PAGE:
The future of the Continuous Diagnostics and Mitigation program remains unclear as early adopters like NASA seek more funding to maintain its cybersecurity tools moving forward.
Started by the Department of Homeland Security in 2012, CDM initially focused on asset and identity and access management across agencies before moving onto network security and data protection.
NASA was one of the first four agencies to adopt CDM in 2013, before the Office of Management and Budget mandated all agencies share information with DHS’s federal dashboard and justify the use of continuous monitoring tools outside the program. But workforce and funding challenges persist, according to government cybersecurity experts Thursday at the Cybersecurity Leadership Forum presented by Forcepoint and produced by CyberScoop and FedScoop.
“That’s what keeps you up at night with CDM is that ongoing cost—the refreshes six, seven years down the line—who’s going to take on that cost?” said Willie Crenshaw, program executive for CDM and risk management in the Office of the CIO at NASA. “And if we don’t have an influx of funding at the agency level, then what’s going to happen is CDM is going to be this success story but then is going to fizz out because we weren’t able to maintain it.”
CDM Program Manager Kevin Cox said his office tracks and shares agency cost information with OMB and tries to ensure President Trump’s budget includes funding for new efforts as well as sustainment, which “has worked fairly well.” The program received more funding than requested the last two or three budget cycles, which it spent on data protection and cloud projects, Cox said.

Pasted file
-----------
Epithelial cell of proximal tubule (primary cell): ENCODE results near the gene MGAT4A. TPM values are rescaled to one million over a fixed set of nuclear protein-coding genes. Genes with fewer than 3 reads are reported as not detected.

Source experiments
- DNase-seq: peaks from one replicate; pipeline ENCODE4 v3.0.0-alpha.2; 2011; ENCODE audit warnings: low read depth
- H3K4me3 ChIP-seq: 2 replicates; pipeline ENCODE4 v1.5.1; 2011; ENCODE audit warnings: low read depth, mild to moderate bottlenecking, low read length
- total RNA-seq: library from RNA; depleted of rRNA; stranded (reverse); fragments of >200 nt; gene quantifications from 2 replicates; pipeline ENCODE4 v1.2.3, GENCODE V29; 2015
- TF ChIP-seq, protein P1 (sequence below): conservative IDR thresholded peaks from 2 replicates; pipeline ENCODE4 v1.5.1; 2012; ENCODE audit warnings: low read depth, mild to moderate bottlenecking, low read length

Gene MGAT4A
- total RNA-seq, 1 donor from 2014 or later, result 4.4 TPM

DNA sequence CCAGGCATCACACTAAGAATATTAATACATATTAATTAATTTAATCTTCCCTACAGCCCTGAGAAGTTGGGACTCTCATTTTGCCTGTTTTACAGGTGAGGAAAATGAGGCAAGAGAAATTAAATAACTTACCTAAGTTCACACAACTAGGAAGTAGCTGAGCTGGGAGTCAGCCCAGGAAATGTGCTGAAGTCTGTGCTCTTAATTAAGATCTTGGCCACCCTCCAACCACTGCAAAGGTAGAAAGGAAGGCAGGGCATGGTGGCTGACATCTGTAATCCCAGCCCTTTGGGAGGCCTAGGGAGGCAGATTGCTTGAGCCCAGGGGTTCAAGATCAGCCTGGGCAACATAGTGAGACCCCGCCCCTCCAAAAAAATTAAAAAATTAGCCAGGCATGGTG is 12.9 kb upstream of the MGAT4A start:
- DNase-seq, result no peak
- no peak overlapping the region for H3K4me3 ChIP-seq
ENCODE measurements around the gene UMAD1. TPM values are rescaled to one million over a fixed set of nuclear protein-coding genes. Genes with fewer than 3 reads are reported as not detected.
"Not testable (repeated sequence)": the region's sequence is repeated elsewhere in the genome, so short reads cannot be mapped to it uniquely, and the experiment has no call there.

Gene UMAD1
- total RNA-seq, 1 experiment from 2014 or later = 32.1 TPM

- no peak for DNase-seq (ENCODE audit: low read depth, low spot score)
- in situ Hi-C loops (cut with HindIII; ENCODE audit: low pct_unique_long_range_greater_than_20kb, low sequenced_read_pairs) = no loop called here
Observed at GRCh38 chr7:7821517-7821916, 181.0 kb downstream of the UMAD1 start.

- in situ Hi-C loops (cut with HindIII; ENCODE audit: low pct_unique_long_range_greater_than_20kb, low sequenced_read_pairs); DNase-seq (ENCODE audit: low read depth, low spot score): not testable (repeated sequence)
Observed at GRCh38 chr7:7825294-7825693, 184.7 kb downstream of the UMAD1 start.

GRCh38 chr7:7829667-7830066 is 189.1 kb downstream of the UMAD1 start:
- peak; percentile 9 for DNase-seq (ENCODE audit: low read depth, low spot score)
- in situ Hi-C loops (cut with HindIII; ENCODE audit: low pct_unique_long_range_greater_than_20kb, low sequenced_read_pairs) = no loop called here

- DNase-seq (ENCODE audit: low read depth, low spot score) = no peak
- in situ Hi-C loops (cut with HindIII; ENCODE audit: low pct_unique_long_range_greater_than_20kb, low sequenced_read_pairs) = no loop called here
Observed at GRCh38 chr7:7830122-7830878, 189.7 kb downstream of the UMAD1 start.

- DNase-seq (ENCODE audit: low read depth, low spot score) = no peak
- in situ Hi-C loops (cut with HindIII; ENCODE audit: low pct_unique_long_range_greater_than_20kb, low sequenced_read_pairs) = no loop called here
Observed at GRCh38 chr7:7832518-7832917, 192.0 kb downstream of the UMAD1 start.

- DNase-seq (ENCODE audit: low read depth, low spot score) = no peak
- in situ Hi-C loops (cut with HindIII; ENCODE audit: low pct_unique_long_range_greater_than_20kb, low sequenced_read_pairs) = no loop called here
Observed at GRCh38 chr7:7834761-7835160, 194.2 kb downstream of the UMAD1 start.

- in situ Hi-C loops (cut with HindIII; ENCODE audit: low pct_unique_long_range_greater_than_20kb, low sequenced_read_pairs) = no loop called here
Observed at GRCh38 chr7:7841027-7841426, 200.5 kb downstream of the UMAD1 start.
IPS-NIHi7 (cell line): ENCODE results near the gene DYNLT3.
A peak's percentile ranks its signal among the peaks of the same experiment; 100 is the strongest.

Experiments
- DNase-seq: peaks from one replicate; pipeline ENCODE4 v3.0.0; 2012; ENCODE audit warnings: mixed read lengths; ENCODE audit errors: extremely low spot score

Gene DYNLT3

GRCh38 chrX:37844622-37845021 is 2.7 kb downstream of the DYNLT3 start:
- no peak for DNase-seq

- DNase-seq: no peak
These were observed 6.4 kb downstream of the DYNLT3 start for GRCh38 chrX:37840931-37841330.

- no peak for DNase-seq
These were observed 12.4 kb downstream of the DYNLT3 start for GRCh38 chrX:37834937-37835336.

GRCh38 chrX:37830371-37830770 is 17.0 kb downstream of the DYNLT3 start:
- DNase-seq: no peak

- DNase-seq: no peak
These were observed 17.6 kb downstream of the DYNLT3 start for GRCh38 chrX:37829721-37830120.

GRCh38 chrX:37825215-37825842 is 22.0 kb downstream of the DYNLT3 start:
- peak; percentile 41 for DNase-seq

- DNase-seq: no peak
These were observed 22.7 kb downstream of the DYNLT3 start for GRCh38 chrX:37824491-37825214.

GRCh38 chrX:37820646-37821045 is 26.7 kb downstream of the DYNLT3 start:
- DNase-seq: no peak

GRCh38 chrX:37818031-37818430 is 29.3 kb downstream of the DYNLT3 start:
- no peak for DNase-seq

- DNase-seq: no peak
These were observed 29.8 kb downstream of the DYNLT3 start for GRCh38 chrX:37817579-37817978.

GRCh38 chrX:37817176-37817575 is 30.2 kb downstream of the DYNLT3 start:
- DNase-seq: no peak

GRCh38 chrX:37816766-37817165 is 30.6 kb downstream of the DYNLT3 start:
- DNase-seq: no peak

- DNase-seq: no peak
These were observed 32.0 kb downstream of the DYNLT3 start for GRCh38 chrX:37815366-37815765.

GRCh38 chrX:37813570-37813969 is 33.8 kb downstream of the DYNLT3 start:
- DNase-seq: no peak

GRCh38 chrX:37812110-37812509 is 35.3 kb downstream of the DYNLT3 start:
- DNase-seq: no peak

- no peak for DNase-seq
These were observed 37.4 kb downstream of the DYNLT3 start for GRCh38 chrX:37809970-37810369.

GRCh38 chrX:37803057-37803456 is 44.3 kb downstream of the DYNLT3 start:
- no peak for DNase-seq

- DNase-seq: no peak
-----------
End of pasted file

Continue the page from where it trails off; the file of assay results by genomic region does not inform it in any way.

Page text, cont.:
DHS would see flat funding for CDM in fiscal 2020 under the president’s proposed budget.
Currently, CDM spends the money it has on specific technologies and processes within different agencies as “proofs of work” it can spend taxpayer dollars wisely and, if fully funded, successfully perform governmentwide deployments.
“It’s a question of: Will the CDM program become this wider sense of getting full cybersecurity solutions in place across all these different capability areas, or will we be more targeted on high-value assets, specific environments, etc.?” Cox said.
Through September 2019, CDM is focused on helping agencies fill asset management and identity and access management gaps, while also ensuring dashboard infrastructure works to operationalize data on assets, vulnerabilities, configurations and patching via a security-posture algorithm, Cox said.
A new CDM dashboard contract is expected in May that will open agencies up to new tools, analytics and business intelligence, he added.
“If one agency has an incident, there’s a greater likelihood that spreads and gets to other agencies or that it’s happening at the same time across many agencies,” Cox said. “So we wanted to get that visibility.”
When Crenshaw originally approached NASA’s missions about CDM, leadership was opposed.
“They told us, ‘We don’t care what you’re talking about. Kick rocks,’” he said.
Since then, CDM has led to a culture change involving processes, management and policies at NASA because of the agency’s mandate to share data securely, Crenshaw said.
NASA uses CDM Dynamic and Evolving Federal Enterprise Network Defense, or DEFEND, task orders to meet both the program’s requirements and its own as a research agency because “it’s not uncommon to find an Xbox … on a NASA network,” he added.
“[W]e have to guard against nation-states taking certain data from us, and getting in front of us, because we want to be first in getting to the moon and then getting to Mars,” Crenshaw said. “We don’t want to make it easy for other nations to get there before us, and we look around and they’ve got a rocket that looks just like ours.”